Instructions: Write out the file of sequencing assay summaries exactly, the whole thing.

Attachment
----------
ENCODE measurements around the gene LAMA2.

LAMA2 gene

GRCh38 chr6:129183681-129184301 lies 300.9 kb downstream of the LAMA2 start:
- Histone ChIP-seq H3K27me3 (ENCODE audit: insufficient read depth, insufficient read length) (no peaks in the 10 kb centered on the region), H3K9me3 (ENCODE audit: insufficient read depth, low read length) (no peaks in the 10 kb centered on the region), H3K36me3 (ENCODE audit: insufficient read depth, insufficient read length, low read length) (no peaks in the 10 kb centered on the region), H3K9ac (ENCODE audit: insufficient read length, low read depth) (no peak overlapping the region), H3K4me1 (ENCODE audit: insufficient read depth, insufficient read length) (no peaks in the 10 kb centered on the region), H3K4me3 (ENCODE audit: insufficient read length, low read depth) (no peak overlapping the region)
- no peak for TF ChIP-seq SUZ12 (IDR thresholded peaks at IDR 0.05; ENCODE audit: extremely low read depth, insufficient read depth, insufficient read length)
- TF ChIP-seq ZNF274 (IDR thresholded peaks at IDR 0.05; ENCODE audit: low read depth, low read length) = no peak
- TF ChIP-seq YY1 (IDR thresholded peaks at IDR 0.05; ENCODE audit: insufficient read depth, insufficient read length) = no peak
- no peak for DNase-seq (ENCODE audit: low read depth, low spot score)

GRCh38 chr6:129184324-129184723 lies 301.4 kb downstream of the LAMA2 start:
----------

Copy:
ENCODE measurements around the gene LAMA2.

LAMA2 gene

GRCh38 chr6:129183681-129184301 lies 300.9 kb downstream of the LAMA2 start:
- Histone ChIP-seq H3K27me3 (ENCODE audit: insufficient read depth, insufficient read length) (no peaks in the 10 kb centered on the region), H3K9me3 (ENCODE audit: insufficient read depth, low read length) (no peaks in the 10 kb centered on the region), H3K36me3 (ENCODE audit: insufficient read depth, insufficient read length, low read length) (no peaks in the 10 kb centered on the region), H3K9ac (ENCODE audit: insufficient read length, low read depth) (no peak overlapping the region), H3K4me1 (ENCODE audit: insufficient read depth, insufficient read length) (no peaks in the 10 kb centered on the region), H3K4me3 (ENCODE audit: insufficient read length, low read depth) (no peak overlapping the region)
- no peak for TF ChIP-seq SUZ12 (IDR thresholded peaks at IDR 0.05; ENCODE audit: extremely low read depth, insufficient read depth, insufficient read length)
- TF ChIP-seq ZNF274 (IDR thresholded peaks at IDR 0.05; ENCODE audit: low read depth, low read length) = no peak
- TF ChIP-seq YY1 (IDR thresholded peaks at IDR 0.05; ENCODE audit: insufficient read depth, insufficient read length) = no peak
- no peak for DNase-seq (ENCODE audit: low read depth, low spot score)

GRCh38 chr6:129184324-129184723 lies 301.4 kb downstream of the LAMA2 start: